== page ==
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Wall Street Hammers Safeway

By Andrew Marder - Apr 25, 2013 at 5:01PM

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The grocery chain failed to hit the market's expectations, and a change in its taxation isn't going to solve its long-term issues.

Apparently we're not impressed by increased income when you rely on tax benefits to generate that income. Safeway (NYSE: SWY) was down 16% in early trading after reporting earnings per share of $0.49 in its last quarter. That's up from the previous year, but $0.14 of those earnings came from one-time tax benefits relating to corporate-owned life insurance policies. The company would have paid a 30% rate on its pre-tax income, but with the adjustments, it paid just 2.1%. 

The move itself was fine -- cash is cash -- but Safeway should have made it in a stronger quarter. The market was never going to really count that income, so now it just looks like management was desperate to buffer the numbers. Instead, Safeway would have been better off waiting until a quarter when it was going meet expectations to get the little boost. Then we would have said, "Hey, look how clever!" instead of, "Wow, that's a stretch!"

Underlying sales at Safeway
Safeway's comparable sales -- excluding fuel -- were up 1.5% last quarter, which isn't going to set any records. The company was hurt by a switch to generic drugs, and helped by a shift in the calendar, which pushed New Year's supply shopping into the last quarter. That small increase in comparable sales pales in comparison with Kroger (KR -6.50%), which saw a 3% increase in comparable sales in its past quarter.

Safeway was also hurt by a drop in operating margin, which was down from 1.9% to 1.8%. Again, Kroger set the bar, with operating margin at 3.4% in its last quarter. The drop at Safeway came from a fall in gross margins, which fell because of markdowns but were buoyed slightly by that switch to higher margin generic drugs.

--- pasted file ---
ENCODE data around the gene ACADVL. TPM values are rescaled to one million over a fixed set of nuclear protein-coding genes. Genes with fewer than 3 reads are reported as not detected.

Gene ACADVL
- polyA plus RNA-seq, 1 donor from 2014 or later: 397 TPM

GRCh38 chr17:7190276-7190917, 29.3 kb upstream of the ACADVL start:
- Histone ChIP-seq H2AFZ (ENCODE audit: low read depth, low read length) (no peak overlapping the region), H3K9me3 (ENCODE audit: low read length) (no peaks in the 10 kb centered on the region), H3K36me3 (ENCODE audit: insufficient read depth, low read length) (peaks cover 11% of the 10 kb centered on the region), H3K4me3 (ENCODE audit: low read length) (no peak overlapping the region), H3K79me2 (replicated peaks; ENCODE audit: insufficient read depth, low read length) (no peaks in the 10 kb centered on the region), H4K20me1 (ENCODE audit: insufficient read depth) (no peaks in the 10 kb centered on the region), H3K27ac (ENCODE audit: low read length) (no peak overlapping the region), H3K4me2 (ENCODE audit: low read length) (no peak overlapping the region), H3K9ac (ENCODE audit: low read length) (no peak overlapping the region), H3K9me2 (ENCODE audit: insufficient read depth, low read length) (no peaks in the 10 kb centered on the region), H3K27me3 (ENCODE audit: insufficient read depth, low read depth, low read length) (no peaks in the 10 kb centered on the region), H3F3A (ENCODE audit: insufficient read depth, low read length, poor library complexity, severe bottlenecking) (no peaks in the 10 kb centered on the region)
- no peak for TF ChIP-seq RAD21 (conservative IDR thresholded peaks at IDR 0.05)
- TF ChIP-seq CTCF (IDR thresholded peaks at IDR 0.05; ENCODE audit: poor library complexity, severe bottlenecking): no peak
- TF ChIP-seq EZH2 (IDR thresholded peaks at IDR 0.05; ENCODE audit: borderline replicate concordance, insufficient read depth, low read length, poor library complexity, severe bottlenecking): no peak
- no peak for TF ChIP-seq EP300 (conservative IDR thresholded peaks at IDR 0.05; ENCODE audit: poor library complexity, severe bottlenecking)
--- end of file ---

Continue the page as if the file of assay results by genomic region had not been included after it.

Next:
Backroom dealings
Recently, Safeway has had a lot going on behind the scenes, and this quarter was no exception. Safeway's biggest news was clearly the tapping of a cash pile associated with its corporate-issued life insurance policies. These policies came through in the '80s, and this quarter, Safeway tapped the accumulated cash in the plan for $68.7 million. That drawdown reduced the company's tax liability by $17 million. Safeway also finalized some tax matters with the federal government, saving another $16.7 million in taxes in the quarter.

More recently, the company IPO'd its gift-card business last week as Blackhawk Network Holdings (NASDAQ: HAWK). Safeway sold off about 22% of its holding, generating $243 million in cash, which the company used to repay some of its debt. That will be reflected in the next earnings statement.

From my perspective, Safeway is like a troubled duck. Underwater, the legs are churning furiously to speed the little guy along, but for some reason, he's just paddling in a circle. Unless that all gets straightened out, I'll stick with Kroger.

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